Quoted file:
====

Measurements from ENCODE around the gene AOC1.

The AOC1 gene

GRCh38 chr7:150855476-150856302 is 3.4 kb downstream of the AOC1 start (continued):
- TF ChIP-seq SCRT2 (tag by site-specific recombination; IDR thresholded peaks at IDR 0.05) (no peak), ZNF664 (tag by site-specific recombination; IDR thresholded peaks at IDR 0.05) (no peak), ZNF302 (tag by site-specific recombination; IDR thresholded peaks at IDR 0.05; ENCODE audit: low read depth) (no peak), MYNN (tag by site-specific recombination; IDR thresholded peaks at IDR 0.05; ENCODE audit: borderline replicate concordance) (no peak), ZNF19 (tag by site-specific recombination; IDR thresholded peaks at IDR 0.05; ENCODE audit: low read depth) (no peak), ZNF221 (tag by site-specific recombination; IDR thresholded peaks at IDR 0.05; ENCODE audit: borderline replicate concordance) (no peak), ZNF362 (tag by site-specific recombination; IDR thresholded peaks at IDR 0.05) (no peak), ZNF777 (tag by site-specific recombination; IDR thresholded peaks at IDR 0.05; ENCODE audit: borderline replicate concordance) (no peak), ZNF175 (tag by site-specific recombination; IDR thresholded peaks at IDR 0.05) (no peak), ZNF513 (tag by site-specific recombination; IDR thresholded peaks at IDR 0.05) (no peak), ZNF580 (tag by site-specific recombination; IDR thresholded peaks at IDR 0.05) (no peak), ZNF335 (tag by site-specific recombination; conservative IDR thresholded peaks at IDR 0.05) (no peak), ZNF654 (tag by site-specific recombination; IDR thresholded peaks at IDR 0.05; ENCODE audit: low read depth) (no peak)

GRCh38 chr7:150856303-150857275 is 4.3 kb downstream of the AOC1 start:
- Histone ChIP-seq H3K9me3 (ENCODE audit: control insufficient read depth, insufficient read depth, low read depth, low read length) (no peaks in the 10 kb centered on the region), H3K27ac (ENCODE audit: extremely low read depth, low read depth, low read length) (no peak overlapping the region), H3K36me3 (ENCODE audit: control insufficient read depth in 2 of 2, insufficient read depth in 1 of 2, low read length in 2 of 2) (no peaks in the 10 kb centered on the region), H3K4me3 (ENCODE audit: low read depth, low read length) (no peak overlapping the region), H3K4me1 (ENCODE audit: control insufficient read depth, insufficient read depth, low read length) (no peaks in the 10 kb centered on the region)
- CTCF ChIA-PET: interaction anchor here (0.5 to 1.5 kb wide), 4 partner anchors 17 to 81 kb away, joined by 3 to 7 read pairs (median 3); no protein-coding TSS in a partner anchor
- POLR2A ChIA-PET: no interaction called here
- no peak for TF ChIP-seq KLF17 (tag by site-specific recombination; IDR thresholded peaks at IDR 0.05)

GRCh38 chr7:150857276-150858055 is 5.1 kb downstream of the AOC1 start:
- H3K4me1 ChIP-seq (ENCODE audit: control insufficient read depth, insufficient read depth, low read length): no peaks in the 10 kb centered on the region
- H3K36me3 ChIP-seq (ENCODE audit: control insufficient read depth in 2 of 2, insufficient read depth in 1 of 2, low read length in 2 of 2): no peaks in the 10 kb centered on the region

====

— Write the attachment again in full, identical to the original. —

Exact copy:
Measurements from ENCODE around the gene AOC1.

The AOC1 gene

GRCh38 chr7:150855476-150856302 is 3.4 kb downstream of the AOC1 start (continued):
- TF ChIP-seq SCRT2 (tag by site-specific recombination; IDR thresholded peaks at IDR 0.05) (no peak), ZNF664 (tag by site-specific recombination; IDR thresholded peaks at IDR 0.05) (no peak), ZNF302 (tag by site-specific recombination; IDR thresholded peaks at IDR 0.05; ENCODE audit: low read depth) (no peak), MYNN (tag by site-specific recombination; IDR thresholded peaks at IDR 0.05; ENCODE audit: borderline replicate concordance) (no peak), ZNF19 (tag by site-specific recombination; IDR thresholded peaks at IDR 0.05; ENCODE audit: low read depth) (no peak), ZNF221 (tag by site-specific recombination; IDR thresholded peaks at IDR 0.05; ENCODE audit: borderline replicate concordance) (no peak), ZNF362 (tag by site-specific recombination; IDR thresholded peaks at IDR 0.05) (no peak), ZNF777 (tag by site-specific recombination; IDR thresholded peaks at IDR 0.05; ENCODE audit: borderline replicate concordance) (no peak), ZNF175 (tag by site-specific recombination; IDR thresholded peaks at IDR 0.05) (no peak), ZNF513 (tag by site-specific recombination; IDR thresholded peaks at IDR 0.05) (no peak), ZNF580 (tag by site-specific recombination; IDR thresholded peaks at IDR 0.05) (no peak), ZNF335 (tag by site-specific recombination; conservative IDR thresholded peaks at IDR 0.05) (no peak), ZNF654 (tag by site-specific recombination; IDR thresholded peaks at IDR 0.05; ENCODE audit: low read depth) (no peak)

GRCh38 chr7:150856303-150857275 is 4.3 kb downstream of the AOC1 start:
- Histone ChIP-seq H3K9me3 (ENCODE audit: control insufficient read depth, insufficient read depth, low read depth, low read length) (no peaks in the 10 kb centered on the region), H3K27ac (ENCODE audit: extremely low read depth, low read depth, low read length) (no peak overlapping the region), H3K36me3 (ENCODE audit: control insufficient read depth in 2 of 2, insufficient read depth in 1 of 2, low read length in 2 of 2) (no peaks in the 10 kb centered on the region), H3K4me3 (ENCODE audit: low read depth, low read length) (no peak overlapping the region), H3K4me1 (ENCODE audit: control insufficient read depth, insufficient read depth, low read length) (no peaks in the 10 kb centered on the region)
- CTCF ChIA-PET: interaction anchor here (0.5 to 1.5 kb wide), 4 partner anchors 17 to 81 kb away, joined by 3 to 7 read pairs (median 3); no protein-coding TSS in a partner anchor
- POLR2A ChIA-PET: no interaction called here
- no peak for TF ChIP-seq KLF17 (tag by site-specific recombination; IDR thresholded peaks at IDR 0.05)

GRCh38 chr7:150857276-150858055 is 5.1 kb downstream of the AOC1 start:
- H3K4me1 ChIP-seq (ENCODE audit: control insufficient read depth, insufficient read depth, low read length): no peaks in the 10 kb centered on the region
- H3K36me3 ChIP-seq (ENCODE audit: control insufficient read depth in 2 of 2, insufficient read depth in 1 of 2, low read length in 2 of 2): no peaks in the 10 kb centered on the region